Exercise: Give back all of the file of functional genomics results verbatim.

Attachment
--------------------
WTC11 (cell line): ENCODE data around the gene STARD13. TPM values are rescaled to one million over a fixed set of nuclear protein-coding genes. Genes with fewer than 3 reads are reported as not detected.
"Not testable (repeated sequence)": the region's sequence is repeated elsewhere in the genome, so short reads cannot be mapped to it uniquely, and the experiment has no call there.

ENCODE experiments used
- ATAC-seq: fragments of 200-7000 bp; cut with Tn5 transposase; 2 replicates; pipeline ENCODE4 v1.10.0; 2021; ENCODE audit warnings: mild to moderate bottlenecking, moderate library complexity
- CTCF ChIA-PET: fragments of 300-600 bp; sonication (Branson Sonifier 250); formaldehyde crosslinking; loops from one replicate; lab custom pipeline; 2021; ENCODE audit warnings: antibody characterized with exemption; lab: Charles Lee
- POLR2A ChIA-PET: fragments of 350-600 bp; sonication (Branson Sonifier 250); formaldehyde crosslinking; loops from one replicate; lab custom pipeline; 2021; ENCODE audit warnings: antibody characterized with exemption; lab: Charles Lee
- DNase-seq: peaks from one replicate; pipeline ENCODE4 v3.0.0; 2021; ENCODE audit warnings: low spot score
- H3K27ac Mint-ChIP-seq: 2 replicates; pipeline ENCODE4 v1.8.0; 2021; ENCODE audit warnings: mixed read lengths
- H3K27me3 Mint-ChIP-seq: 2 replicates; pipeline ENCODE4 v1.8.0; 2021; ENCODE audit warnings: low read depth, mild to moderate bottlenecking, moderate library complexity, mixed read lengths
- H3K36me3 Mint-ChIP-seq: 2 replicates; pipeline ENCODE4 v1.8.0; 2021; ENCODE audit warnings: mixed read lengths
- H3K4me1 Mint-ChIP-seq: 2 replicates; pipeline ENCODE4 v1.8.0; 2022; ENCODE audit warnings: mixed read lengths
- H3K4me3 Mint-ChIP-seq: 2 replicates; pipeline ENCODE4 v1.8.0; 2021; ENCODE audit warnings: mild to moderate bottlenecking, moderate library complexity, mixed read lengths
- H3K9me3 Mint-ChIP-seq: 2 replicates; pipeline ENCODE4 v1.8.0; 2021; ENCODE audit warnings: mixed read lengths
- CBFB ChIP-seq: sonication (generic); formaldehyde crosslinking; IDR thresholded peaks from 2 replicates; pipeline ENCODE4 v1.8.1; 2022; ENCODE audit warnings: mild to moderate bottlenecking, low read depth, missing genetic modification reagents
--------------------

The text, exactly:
WTC11 (cell line): ENCODE data around the gene STARD13. TPM values are rescaled to one million over a fixed set of nuclear protein-coding genes. Genes with fewer than 3 reads are reported as not detected.
"Not testable (repeated sequence)": the region's sequence is repeated elsewhere in the genome, so short reads cannot be mapped to it uniquely, and the experiment has no call there.

ENCODE experiments used
- ATAC-seq: fragments of 200-7000 bp; cut with Tn5 transposase; 2 replicates; pipeline ENCODE4 v1.10.0; 2021; ENCODE audit warnings: mild to moderate bottlenecking, moderate library complexity
- CTCF ChIA-PET: fragments of 300-600 bp; sonication (Branson Sonifier 250); formaldehyde crosslinking; loops from one replicate; lab custom pipeline; 2021; ENCODE audit warnings: antibody characterized with exemption; lab: Charles Lee
- POLR2A ChIA-PET: fragments of 350-600 bp; sonication (Branson Sonifier 250); formaldehyde crosslinking; loops from one replicate; lab custom pipeline; 2021; ENCODE audit warnings: antibody characterized with exemption; lab: Charles Lee
- DNase-seq: peaks from one replicate; pipeline ENCODE4 v3.0.0; 2021; ENCODE audit warnings: low spot score
- H3K27ac Mint-ChIP-seq: 2 replicates; pipeline ENCODE4 v1.8.0; 2021; ENCODE audit warnings: mixed read lengths
- H3K27me3 Mint-ChIP-seq: 2 replicates; pipeline ENCODE4 v1.8.0; 2021; ENCODE audit warnings: low read depth, mild to moderate bottlenecking, moderate library complexity, mixed read lengths
- H3K36me3 Mint-ChIP-seq: 2 replicates; pipeline ENCODE4 v1.8.0; 2021; ENCODE audit warnings: mixed read lengths
- H3K4me1 Mint-ChIP-seq: 2 replicates; pipeline ENCODE4 v1.8.0; 2022; ENCODE audit warnings: mixed read lengths
- H3K4me3 Mint-ChIP-seq: 2 replicates; pipeline ENCODE4 v1.8.0; 2021; ENCODE audit warnings: mild to moderate bottlenecking, moderate library complexity, mixed read lengths
- H3K9me3 Mint-ChIP-seq: 2 replicates; pipeline ENCODE4 v1.8.0; 2021; ENCODE audit warnings: mixed read lengths
- CBFB ChIP-seq: sonication (generic); formaldehyde crosslinking; IDR thresholded peaks from 2 replicates; pipeline ENCODE4 v1.8.1; 2022; ENCODE audit warnings: mild to moderate bottlenecking, low read depth, missing genetic modification reagents